Mindful Eating Tips

I love food, and I love to eat. (Well, who doesn’t?) To me, food is more than fuel to help me recover from training and to keep my body in optimal health. It’s also a source of pleasure. I’ve never been into bland combos of plain cooked rice, chicken and broccoli. I want my food to taste good and I love having variety in my diet. Although I wouldn’t give my up morning oatmeal – truly, if I had to eat only one dish for the rest of my life it would be oatmeal with cottage cheese :).

I’ve been asked a lot for dieting tips and I will write more about that later. But today I wanted to share some other tips about eating. No matter what type of diet you follow – gluten-free, paleo, vegetarian, IIFYM – eating more mindfully can make a big difference in your relationship with food. Especially for people who have a history of troubled eating – perhaps a binge here and there, comfort eating or such. I’m not talking about diagnosed, serious eating disorders like anorexia, bulimia or binge-eating disorder etc. as they are beyond the scope of this text and are serious issues that need medical attention and therapy.

Mindfulness practice is about being aware of one’s thoughts and surroundings and focusing on living in the moment. It’s also about learning to accept your thoughts and feelings as they are, not trying to judge them or change them in any way. Practicing mindfulness meditation has lots of benefits.

Today I’ll focus on how you can be more mindful about your eating. It can enhance your eating experience, help fight binges and emotional overeating, and improve weight control.

Image source and instructions

Here’s my two favorite tips how to eat more mindfully:

  • Eat slowly. Chew properly – you can even count the times you chew one piece of food – try to aim for 10-20 times when practicing to really slow down your eating. Put your utensils down between bites. Eating slower than usual gives your gut time to start working on the food – secrete digestive enzymes, stimulate the motility of the GI tract etc. It decreases GI discomfort – something that modern day eating habits of stuffing down as much food as possible as quickly as possible causes to most people. It also gives time for hormones that control satiety to signal your brain you’re full and that way helps to control overeating. When you are eating more slowly, it’s easier to:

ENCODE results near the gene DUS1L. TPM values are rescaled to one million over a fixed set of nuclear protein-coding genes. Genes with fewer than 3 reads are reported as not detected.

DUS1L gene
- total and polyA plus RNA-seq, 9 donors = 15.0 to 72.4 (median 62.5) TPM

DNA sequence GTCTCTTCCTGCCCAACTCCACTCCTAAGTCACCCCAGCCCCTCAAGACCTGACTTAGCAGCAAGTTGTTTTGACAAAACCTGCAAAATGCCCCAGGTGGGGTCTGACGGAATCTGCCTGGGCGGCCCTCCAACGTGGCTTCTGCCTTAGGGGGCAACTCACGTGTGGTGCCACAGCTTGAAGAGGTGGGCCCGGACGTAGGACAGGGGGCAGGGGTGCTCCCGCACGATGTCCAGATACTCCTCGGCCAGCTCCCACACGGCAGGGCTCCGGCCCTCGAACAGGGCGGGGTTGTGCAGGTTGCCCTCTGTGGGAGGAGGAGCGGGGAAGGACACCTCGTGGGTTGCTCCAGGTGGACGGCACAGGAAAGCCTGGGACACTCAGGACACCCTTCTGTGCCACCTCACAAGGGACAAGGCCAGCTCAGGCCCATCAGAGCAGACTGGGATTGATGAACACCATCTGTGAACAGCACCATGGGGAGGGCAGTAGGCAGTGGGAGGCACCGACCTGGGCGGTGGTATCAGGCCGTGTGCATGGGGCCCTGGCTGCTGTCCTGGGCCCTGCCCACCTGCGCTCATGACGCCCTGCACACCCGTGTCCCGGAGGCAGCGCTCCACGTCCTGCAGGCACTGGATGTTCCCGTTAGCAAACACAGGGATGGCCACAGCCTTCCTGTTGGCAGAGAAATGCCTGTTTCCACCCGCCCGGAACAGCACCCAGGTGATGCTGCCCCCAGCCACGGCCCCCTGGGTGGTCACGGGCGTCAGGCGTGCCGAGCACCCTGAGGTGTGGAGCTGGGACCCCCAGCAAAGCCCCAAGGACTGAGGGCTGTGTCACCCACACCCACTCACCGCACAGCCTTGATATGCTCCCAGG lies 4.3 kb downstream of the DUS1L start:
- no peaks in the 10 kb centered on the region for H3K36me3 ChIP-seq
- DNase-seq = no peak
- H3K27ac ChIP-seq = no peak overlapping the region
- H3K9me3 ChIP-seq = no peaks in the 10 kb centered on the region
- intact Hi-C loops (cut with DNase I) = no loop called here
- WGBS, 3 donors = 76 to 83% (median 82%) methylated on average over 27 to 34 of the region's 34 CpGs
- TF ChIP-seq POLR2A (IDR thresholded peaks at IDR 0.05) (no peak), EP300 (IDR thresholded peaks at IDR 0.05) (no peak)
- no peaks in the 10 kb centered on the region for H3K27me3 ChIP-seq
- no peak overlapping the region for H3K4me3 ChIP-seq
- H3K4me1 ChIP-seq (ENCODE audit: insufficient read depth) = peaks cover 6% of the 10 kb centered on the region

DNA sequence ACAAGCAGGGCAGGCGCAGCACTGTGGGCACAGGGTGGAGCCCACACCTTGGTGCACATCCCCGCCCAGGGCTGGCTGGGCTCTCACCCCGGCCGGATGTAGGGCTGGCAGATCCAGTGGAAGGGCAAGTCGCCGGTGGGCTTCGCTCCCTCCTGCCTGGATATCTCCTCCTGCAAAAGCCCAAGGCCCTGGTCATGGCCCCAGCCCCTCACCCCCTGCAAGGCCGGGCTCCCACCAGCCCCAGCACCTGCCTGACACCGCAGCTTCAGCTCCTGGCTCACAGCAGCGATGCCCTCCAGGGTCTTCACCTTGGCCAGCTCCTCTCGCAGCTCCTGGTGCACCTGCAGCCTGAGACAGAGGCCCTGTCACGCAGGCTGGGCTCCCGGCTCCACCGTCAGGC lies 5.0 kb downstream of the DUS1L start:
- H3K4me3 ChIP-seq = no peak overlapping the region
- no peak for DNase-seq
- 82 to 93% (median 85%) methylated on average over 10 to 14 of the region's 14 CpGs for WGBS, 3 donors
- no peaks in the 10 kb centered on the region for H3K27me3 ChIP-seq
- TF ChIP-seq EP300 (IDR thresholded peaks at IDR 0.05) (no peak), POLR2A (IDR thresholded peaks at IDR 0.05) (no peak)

• Focus. Take your time to experience and enjoy your meal. How does it taste? How does it smell? What is the texture of the food? Is it hard, soft, crunchy? Use different herbs and spices to get variety – they are healthy and yummy :). Take notice of your surroundings. Try to calm yourself and concentrate on eating. Put away your smart phone and iPad, and turn off the TV. Set the table nicely – try even when eating alone! Colorful veggies, a nice patterned napkin, maybe a candle, especially during these long dark evenings, can highly affect your mood and make eating much more enjoyable.
Image source and instrutions
  • A bonus tip: Eat only to 80% full. When you have mastered the two principles above and become a mindful eater – calm, in tune with your body and the Force – test your Yoda-like powers and try to eat only to approximately 80% full. Take pauses during your meal and listen to how your body feels. Is your stomach still grumbling? Or do you feel stuffed? Or maybe just right? Remember that it takes your brain about 30 minutes to register being full after starting to eat! Drink enough water during and between your meals – hunger can also be a sign of thirst. There’s no right or wrong way to do this – you can try taking a bit smaller portions of food or use a smaller plate than usual. You’ll learn to listen to your hunger and satiety cues better, and may even shed some weight without even noticing it by practicing mindful portion control.

I hope these tips will prove handy this weekend ❤ ! Happy Halloween and remember to enjoy your meals!

xoxo,

Veera

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